Princess


Little girl dancing

In honor of Father’s Day, with more love than words can hold…

Princess
by Elizabeth Laing Thompson

Twirling in a clumsy pirouette,
a carousel of pink lace, purple satin, spangled frills,
she whirls to a breathless stop,
her pixie face radiating self-delight.
Wiggling fingers stretched wide to embrace the world,
her cockeyed crown slips down over one twinkling eye.
Giggling, she sing-songs,
“Daddy, am I your beautiful princess now?”
He nods, stifling laughter, and pulls the pile of princess jumble into his strong arms.
He nuzzles her baby-fine hair, inhaling the maple syrup smell of innocence.
“Always.”

A radiance of white, she squeezes his hand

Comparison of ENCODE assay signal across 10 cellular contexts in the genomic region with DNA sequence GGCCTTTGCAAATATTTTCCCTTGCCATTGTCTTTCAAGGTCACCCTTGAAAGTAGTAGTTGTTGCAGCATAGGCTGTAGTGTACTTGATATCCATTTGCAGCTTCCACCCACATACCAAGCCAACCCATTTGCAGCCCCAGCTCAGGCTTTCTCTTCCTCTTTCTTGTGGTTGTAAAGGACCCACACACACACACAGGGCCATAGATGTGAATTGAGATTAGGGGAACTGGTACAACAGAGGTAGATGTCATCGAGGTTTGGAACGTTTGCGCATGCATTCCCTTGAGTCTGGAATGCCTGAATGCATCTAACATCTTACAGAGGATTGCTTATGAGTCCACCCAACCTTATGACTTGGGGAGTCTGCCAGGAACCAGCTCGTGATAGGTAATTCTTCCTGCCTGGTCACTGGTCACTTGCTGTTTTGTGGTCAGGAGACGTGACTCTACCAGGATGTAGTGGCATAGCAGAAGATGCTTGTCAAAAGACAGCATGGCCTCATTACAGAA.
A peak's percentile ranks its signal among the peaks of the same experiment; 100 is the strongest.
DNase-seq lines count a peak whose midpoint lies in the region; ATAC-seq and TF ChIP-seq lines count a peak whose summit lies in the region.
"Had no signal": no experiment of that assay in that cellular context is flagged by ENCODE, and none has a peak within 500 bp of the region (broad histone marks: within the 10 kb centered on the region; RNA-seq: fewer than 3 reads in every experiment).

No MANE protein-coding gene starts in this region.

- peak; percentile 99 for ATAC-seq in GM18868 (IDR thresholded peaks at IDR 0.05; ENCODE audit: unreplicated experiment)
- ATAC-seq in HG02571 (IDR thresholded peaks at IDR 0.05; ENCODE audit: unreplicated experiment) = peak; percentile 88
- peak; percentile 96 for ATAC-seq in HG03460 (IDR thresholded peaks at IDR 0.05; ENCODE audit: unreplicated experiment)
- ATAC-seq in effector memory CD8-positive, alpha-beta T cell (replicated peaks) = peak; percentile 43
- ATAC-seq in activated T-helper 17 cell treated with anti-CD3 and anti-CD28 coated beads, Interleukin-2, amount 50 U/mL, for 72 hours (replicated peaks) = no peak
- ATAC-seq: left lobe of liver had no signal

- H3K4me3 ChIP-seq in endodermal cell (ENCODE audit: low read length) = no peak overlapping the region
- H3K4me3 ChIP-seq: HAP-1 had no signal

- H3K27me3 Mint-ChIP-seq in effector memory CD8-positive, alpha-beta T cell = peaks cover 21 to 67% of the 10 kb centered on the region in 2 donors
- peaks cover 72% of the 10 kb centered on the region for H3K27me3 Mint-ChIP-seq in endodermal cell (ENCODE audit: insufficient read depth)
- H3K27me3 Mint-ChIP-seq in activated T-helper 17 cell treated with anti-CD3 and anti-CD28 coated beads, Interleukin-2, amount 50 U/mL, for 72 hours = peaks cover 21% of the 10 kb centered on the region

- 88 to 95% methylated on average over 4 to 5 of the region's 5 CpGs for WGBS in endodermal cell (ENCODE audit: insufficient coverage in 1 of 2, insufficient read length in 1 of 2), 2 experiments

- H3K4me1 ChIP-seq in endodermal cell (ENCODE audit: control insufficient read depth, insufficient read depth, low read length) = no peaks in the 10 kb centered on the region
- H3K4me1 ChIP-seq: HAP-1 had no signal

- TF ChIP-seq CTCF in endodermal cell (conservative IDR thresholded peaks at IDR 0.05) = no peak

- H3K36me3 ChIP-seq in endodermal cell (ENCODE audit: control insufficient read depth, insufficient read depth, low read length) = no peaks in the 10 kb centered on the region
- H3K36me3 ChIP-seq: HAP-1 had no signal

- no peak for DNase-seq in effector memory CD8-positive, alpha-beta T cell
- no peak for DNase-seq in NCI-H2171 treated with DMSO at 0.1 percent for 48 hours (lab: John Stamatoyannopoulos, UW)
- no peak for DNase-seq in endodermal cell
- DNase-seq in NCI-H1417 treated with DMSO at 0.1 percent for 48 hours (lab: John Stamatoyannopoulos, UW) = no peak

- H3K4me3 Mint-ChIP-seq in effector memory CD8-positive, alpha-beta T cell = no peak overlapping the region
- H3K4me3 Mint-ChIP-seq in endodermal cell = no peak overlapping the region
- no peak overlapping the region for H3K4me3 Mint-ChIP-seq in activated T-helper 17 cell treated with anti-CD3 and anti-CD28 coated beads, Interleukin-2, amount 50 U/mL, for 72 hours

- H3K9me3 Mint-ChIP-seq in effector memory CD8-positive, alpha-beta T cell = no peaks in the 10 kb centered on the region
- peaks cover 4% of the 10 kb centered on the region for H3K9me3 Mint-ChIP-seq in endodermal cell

for one last walk, safe under his wing—
just yesterday, he could balance her tiny body in his palm.
Her enraptured gaze is all for another;
his remembering eyes are all for her.
“Her mother and I,” he whispers, so the crowd can hardly hear.
Bending down, he gives one final kiss on her cheek,
flushed warm with dreams of the life to come.
She smiles, and breathes—he wonders if she even
spoke aloud—
“Am I your beautiful princess now?”
His words brush light against her ear—
“Always.”

He opens the door,
chaos tumbles in—
a litter of grandchild puppies, tripping and squealing, havoc-wreaking.
Over the melee, her arms filled with the newest chubby bundle,
she detaches greedy fingers tangled in her hair, gently shakes off an ankle-grabber;
with a happy-harried laugh and a rueful glance down at her wrinkled shirt,
she opens her mouth to say hello—
but a dancing blur of ribbons and skirts slams into his knee.
Throwing a blanket cape across her shoulders, the little tot laughs,
“Granddaddy, am I your beautiful princess now?”
Throat closing, he rests a palm on her bobbing curls
And winks up at her glassy-eyed mother—
“Always.”